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Six months after Pearl Harbor, in June 1942, eight German saboteurs, all of whom had lived in the United States, were dropped off by U-boats on the shores of Long Island and northern Florida. Their orders were to attack factories, destroy railroad installations, bomb Jewish-owned department stores and generally create terror.
Shortly after their arrival, Dasch, one of the would-be saboteurs, with the connivance of another, went to Washington and reported the plot to the FBI. Soon, all eight were caught. J. Edgar Hoover held a press conference lauding the FBI’s successful efforts. He did not mention Dasch’s assistance.
President Roosevelt demanded swift and severe punishment. “The death penalty is called for by usage and by the extreme gravity of the war aim and the very existence of the American government.”
There were problems, however: two of the Germans claimed American citizenship, their lawyers understandably wanted a public trial and the evidence was not overwhelming since no acts of sabotage had actually been committed.
The solution was a presidential proclamation establishing a military commission under the laws of war. The tribunal was to be held in secret. Evidence would be admitted if it had “probative value to a reasonable man.” A two-thirds majority was sufficient to issue a verdict and impose sentence, including death. The President would make the final decision after receiving the commission’s report. There would be no appeal and no access to civil courts.
Colonel Kenneth C. Royall and another military attorney were appointed to represent seven of the defendants. Royall opened his defense with a statement calling the commission “invalid” and “unconstitutional.” Despite the proclamation’s prohibition against seeking redress in the civil courts, Royall, with the acquiescence of the President, brought an emergency habeas corpus application in the Supreme Court. Roosevelt told Attorney General Frances Biddle that he would ignore the writ if it were granted, a threat communicated to the Court. The Court denied the writ.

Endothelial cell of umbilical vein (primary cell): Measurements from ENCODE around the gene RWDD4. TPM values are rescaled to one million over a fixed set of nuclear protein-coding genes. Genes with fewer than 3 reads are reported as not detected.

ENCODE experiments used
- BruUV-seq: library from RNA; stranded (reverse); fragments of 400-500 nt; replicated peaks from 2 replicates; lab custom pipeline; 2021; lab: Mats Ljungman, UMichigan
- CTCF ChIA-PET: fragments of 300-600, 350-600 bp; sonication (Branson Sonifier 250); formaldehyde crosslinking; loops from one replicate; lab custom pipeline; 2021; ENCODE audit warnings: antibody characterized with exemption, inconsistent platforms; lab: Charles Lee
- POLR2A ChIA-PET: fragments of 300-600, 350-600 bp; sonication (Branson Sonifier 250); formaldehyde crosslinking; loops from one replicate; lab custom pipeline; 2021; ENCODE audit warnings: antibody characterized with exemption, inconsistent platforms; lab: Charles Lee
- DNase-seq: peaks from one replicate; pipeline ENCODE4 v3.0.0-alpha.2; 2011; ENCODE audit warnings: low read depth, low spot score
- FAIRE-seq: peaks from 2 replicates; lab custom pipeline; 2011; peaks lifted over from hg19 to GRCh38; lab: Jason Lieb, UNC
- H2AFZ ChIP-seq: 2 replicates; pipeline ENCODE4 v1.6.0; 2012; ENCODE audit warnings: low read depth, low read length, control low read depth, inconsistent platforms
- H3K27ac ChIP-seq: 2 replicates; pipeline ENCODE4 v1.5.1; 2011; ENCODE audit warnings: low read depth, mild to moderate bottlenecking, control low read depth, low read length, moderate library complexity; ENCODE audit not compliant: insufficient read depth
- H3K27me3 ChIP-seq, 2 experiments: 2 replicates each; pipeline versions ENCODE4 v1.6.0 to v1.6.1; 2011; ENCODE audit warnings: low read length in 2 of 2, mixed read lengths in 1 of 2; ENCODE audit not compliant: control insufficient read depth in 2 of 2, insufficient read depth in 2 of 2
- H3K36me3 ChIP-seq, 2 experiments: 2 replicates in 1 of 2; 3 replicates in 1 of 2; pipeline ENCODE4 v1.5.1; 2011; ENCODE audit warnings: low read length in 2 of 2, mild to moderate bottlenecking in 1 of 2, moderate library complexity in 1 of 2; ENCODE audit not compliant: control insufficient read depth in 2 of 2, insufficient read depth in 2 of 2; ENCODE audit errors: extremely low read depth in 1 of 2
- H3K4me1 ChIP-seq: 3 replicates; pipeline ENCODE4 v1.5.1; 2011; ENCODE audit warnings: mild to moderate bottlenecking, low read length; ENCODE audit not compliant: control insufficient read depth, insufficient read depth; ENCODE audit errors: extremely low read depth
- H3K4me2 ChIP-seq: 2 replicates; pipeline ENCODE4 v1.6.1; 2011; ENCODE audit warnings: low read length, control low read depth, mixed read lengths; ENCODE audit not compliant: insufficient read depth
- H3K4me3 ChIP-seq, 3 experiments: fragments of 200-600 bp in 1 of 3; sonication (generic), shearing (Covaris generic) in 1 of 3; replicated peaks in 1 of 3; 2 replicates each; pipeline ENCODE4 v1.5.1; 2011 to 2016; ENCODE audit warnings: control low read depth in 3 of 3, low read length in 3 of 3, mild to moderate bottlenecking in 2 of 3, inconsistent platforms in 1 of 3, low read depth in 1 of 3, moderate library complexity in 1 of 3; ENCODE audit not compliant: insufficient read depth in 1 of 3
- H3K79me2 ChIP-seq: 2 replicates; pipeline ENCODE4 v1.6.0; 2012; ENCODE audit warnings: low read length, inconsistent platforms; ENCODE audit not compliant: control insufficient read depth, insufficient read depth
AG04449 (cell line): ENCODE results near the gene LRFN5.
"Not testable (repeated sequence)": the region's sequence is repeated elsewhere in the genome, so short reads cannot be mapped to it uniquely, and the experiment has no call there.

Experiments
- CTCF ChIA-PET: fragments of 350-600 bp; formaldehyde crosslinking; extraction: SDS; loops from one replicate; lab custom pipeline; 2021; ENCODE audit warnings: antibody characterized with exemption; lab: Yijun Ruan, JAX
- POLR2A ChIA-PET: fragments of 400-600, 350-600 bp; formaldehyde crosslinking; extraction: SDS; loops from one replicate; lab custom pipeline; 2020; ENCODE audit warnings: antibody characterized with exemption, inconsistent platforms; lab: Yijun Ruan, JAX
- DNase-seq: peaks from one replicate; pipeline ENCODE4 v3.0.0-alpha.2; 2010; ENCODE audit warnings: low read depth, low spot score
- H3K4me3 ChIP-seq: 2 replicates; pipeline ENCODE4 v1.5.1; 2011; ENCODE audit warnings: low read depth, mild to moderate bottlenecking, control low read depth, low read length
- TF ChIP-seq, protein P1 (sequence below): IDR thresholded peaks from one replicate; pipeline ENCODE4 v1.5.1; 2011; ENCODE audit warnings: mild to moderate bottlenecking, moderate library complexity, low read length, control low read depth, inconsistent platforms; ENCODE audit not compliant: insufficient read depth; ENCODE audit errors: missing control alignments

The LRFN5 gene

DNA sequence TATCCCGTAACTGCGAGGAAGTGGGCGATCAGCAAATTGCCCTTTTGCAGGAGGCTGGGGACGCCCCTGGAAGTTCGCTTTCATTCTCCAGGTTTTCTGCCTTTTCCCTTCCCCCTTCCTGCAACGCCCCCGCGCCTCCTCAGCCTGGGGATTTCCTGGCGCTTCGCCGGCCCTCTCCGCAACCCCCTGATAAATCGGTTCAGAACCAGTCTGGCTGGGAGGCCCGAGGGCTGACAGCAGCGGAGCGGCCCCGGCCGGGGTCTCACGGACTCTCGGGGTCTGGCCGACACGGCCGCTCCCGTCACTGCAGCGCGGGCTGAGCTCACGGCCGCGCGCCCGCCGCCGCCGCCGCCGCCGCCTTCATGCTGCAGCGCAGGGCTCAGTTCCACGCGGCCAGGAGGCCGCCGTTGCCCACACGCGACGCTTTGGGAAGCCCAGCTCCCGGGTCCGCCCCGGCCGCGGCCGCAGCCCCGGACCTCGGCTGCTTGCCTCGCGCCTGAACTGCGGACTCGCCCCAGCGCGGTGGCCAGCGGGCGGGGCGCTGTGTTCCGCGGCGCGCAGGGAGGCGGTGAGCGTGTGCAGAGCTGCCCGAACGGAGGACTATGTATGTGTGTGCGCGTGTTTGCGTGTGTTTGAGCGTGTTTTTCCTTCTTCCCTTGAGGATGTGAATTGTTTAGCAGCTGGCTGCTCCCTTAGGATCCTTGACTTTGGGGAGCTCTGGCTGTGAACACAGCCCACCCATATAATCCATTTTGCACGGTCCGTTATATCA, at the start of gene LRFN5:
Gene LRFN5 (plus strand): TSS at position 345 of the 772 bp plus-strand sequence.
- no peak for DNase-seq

After a four-week trial, all eight defendants were convicted and sentenced to death, with a recommendation that the sentences of Dasch and the other cooperator be commuted to life imprisonment. Six were electrocuted. Dasch’s sentence was commuted to 30 years, his collaborator’s to life imprisonment. Prior to their deaths, the defendants thanked counsel and said their representation was “better than we can expect and risking the indignation of public opinion.” Royall was later appointed Secretary of War by President Truman.
There will be no Colonel Royall at today’s military tribunals — nobody to challenge the validity of the proclamation or seek relief in the federal courts. The rules concerning counsel for the Guantanamo commission make it near-impossible for a defense attorney, civilian or military, to provide a zealous defense or to act ethically.
The rules of the military commission themselves are stacked against the detainees. To be sure, there is written into the rules a presumption of innocence, a beyond a reasonable doubt standard of conviction, a right not to testify without an adverse inference, and a requirement of a unanimity for a death sentence. On the other hand, the standard of evidence is amorphous (“evidence [that] would have probative value to a reasonable person”), a guilty verdict may be decided by a two-thirds vote, and there is no guidance as to when the death penalty is appropriate
Civilian counsel may be hired at the detainee’s expense but these counsel must be able to obtain “secret” security clearances. Counsel must consent to sign agreements to comply with all applicable rules under penalty of criminal prosecution. Secret proceedings may be held where civilian (but not military) defense counsel may be excluded. The rules preclude counsel from seeking relief in civilian courts, speaking to the press without pre-approval of the Defense Department and entering into joint defense agreements. And, perhaps most troubling, they require counsel to waive confidentiality and agree that all attorney-client conversations be monitored “for intelligence purposes.”
The leaders of the NACDL have for some time been considering what position to take concerning recruitment of civilian counsel for the military commissions. We have considered such alternatives as soliciting our members to act as civilian counsel for the detainees or even forming a task force of volunteers to act as counsel. The American criminal defense bar has a tradition of representing the despised ever since John Adams in 1770 represented the British soldiers accused of the Boston massacre. After all, if we do not provide counsel to the most unpopular, who will?
In view of the extraordinary restrictions on counsel, however, with considerable regret, we cannot advise any of our members to act as civilian counsel at Guantanamo. The rules regulating counsel’s behavior are just too restrictive to give us any confidence that counsel will be able to act zealously and professionally.
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Perhaps a new Colonel Royall will prove us wrong.
Note: The material concerning Col. Royall is based primarily on Glendon and Winfield, Colonel Royall Vigorously Defended Saboteurs Captured on U.S. Shores, N.Y.S. Bar Journal, February 2002, and Cohen, The Keystone Kommandos, Atlantic Monthly, February 2002)